Welcome to Dragonrealms, the best and worst MUD you'll ever play. I'll start with the good. DR has several dozen skills you can train, and the systems themselves are robust and immersive. The experience system is such that you can do something for a while, and then do something else while that experience 'absorbs' into ranks. There are a few really complex and fun systems like sorcery that allow you to use spells from other guilds to customize your character a bit as well.
With 20+ years of development, there are a ton of items, a massive amount of lore, and a huge world to explore. You'll be taking boats, riding mammoths, crossing perilous rope bridges, and flying on balloons from province to province.
There's also a very active and helpful part of the community devoted to writing scripts that will help you get started with some middleware called 'lich'. Or, if you'd rather write your own scripts, there is a dedicated front end (though it's not free) that comes with a wealth of features including a frequently updated map system of the entire game.
For the most part, the community is helpful and friendly. However, like any game, there is a subset of players that are very high level, incredibly toxic, and will kill you for laughs. They can even circumvent the 'strict' pvp policy by just creating monsters in the room you're in to kill you instead of just killing you outright. If they can't summon monsters, they could intentionally blow up boxes and kill you that way.
So it's a great game, but it has a lot of problems. First, it takes a massive time investment to get anywhere. You can start PVP at any point, but you'll find that the vast majority of the PVP community is level 150 or higher, which will require about 4K-7K hours of time in game, depending on how efficient your scripts are. This wouldn't be so bad, as that's maybe 6-8 months of 24/7 scripting.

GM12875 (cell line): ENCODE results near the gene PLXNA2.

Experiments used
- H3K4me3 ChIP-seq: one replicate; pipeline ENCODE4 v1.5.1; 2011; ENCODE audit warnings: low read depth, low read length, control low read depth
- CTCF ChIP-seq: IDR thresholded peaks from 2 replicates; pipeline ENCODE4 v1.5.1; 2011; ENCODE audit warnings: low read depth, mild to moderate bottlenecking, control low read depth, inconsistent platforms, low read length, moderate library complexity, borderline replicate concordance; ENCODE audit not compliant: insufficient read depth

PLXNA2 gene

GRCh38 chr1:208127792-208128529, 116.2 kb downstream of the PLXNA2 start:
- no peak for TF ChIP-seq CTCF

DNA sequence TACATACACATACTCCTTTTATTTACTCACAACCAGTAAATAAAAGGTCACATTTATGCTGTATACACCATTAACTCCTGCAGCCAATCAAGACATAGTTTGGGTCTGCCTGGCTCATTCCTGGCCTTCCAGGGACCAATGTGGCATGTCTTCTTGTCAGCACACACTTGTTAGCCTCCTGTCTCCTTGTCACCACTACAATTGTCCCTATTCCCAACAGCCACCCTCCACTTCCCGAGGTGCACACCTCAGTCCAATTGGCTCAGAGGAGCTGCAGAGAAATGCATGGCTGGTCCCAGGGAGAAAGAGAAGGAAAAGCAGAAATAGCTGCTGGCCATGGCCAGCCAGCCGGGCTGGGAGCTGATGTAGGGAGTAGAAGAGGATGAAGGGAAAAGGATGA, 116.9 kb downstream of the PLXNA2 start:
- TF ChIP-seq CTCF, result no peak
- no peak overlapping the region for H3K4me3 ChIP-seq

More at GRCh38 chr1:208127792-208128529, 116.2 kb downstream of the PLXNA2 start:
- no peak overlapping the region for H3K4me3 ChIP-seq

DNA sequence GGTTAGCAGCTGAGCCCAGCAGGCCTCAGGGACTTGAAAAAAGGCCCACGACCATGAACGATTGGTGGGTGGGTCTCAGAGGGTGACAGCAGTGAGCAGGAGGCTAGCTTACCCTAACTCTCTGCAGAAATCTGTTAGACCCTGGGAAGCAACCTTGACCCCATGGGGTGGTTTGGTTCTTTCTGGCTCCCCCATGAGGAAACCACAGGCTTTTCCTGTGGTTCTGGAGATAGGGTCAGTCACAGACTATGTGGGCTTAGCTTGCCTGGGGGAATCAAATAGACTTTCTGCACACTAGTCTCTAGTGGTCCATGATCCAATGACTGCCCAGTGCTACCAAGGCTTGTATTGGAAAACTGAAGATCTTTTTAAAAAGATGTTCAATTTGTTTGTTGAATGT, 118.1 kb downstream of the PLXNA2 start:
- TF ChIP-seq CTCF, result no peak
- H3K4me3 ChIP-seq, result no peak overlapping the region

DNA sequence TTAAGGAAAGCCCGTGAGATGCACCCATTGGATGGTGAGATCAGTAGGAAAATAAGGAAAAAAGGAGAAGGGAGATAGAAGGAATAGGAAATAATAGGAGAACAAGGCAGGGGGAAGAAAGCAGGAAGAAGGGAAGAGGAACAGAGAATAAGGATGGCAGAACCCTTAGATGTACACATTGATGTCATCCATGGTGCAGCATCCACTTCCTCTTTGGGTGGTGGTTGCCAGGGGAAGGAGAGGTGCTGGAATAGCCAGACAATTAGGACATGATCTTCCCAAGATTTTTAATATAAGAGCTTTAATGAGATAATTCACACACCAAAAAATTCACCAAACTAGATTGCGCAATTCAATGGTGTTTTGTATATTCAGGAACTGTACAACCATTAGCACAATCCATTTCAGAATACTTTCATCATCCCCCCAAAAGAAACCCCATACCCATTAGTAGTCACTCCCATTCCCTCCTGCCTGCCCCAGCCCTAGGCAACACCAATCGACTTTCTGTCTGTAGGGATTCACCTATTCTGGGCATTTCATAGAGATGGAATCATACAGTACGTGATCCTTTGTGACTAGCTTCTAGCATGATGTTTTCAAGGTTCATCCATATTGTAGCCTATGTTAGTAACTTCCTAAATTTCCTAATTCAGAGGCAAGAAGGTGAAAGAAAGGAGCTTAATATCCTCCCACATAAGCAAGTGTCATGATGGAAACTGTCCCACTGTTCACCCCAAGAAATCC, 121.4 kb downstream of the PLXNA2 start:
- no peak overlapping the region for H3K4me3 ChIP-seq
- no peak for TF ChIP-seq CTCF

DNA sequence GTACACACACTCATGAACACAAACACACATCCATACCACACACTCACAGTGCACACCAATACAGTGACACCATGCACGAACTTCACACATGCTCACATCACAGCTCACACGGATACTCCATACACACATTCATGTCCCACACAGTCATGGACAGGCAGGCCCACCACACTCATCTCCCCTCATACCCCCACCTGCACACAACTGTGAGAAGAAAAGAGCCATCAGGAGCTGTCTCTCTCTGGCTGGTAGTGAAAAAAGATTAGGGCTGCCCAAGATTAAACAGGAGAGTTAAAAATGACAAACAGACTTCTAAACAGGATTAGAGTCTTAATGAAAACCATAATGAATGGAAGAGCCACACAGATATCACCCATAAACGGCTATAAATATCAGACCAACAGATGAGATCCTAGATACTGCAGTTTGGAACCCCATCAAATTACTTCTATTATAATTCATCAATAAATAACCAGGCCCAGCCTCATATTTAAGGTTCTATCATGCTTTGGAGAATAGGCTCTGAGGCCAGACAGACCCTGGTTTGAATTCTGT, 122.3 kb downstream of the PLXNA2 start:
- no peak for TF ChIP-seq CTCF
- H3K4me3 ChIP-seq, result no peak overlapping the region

However, DR has a scripting policy that expressly forbids scripting while AFK, meaning those hours will have to be spent while you're watching your text scroll. If you're caught, you earn stacking penalties of the entirety of your XP, starting at 10%, then 25%, then 35%, and so on.
With how the XP system works, that 10% xp loss is more like 15-20% of your time invested. Diminishing returns in the xp system means it takes longer to earn a rank at higher skill.
There is a server called The Fallen (TF for short) that allows AFK scripting, but it costs $5 more a month. 1 character on the main server is $15 a month, TF is $20. Also, this server is PVP only, so you can expect to die a lot more often.
TF has a lot of other problems as well. It's neglected by staff, and has a history of being punished unfairly. For example, staff forgot to remove a portal to an event. Players kept using it, and staff was furious and cancelled the next event entirely. TF doesn't match the main world due to the neglect, so if you bought the front end with the nice maps they won't work like they do on the main server. TF has an incredibly small playerbase, maybe a dozen or two characters, and is completely devoid of an economy.
The economy on the main server isn't much better since DR introduced microtransaction (or MT) events.
Crafting is practically worthless because MT events have immensely better items. The in game currency is also practically worthless, and most in game items are sold for real money since the items worth having all come from MT events.
Development in the game is stagnant because of MT events. Instead of building the game's systems, or even finishing the ones that are half-implemented, staff builds pay-only events and items. Simutronics, the company that owns DR, was bought by a company that mostly deals with mobile games. I feel like this explains the reliance on MT events to generate income.
So this was my experience. I quit after I lost about 6 months of xp because I fell asleep on the couch watching Netflix. I guess even if I hadn't fallen asleep, I still wouldn't have noticed the script check. The staff actively doesn't want you to get 'big' and will do everything they can to stop you. As much as I love this game, it feels like it's been ruined by the company that runs it.
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